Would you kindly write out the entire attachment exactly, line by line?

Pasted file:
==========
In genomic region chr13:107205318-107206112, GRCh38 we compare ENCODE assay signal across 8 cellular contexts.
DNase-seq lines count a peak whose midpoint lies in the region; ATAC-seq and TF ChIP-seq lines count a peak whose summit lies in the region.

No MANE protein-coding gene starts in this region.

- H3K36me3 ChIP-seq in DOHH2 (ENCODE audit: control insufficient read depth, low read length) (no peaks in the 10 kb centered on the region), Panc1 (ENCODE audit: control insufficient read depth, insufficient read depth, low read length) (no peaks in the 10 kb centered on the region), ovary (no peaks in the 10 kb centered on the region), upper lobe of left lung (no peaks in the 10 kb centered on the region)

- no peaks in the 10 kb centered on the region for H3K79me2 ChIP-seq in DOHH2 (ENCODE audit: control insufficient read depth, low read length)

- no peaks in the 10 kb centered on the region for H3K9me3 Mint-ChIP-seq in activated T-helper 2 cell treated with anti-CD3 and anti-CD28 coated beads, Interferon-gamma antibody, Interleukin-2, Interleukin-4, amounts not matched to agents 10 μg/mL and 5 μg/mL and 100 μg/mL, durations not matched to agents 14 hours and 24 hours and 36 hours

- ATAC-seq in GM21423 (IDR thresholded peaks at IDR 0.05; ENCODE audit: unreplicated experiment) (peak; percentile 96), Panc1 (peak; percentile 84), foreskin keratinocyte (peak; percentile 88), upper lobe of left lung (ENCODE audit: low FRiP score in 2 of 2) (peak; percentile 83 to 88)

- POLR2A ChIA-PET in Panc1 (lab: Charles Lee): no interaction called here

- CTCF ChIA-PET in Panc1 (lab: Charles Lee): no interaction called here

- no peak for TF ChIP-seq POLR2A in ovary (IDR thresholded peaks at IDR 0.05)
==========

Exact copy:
In genomic region chr13:107205318-107206112, GRCh38 we compare ENCODE assay signal across 8 cellular contexts.
DNase-seq lines count a peak whose midpoint lies in the region; ATAC-seq and TF ChIP-seq lines count a peak whose summit lies in the region.

No MANE protein-coding gene starts in this region.

- H3K36me3 ChIP-seq in DOHH2 (ENCODE audit: control insufficient read depth, low read length) (no peaks in the 10 kb centered on the region), Panc1 (ENCODE audit: control insufficient read depth, insufficient read depth, low read length) (no peaks in the 10 kb centered on the region), ovary (no peaks in the 10 kb centered on the region), upper lobe of left lung (no peaks in the 10 kb centered on the region)

- no peaks in the 10 kb centered on the region for H3K79me2 ChIP-seq in DOHH2 (ENCODE audit: control insufficient read depth, low read length)

- no peaks in the 10 kb centered on the region for H3K9me3 Mint-ChIP-seq in activated T-helper 2 cell treated with anti-CD3 and anti-CD28 coated beads, Interferon-gamma antibody, Interleukin-2, Interleukin-4, amounts not matched to agents 10 μg/mL and 5 μg/mL and 100 μg/mL, durations not matched to agents 14 hours and 24 hours and 36 hours

- ATAC-seq in GM21423 (IDR thresholded peaks at IDR 0.05; ENCODE audit: unreplicated experiment) (peak; percentile 96), Panc1 (peak; percentile 84), foreskin keratinocyte (peak; percentile 88), upper lobe of left lung (ENCODE audit: low FRiP score in 2 of 2) (peak; percentile 83 to 88)

- POLR2A ChIA-PET in Panc1 (lab: Charles Lee): no interaction called here

- CTCF ChIA-PET in Panc1 (lab: Charles Lee): no interaction called here

- no peak for TF ChIP-seq POLR2A in ovary (IDR thresholded peaks at IDR 0.05)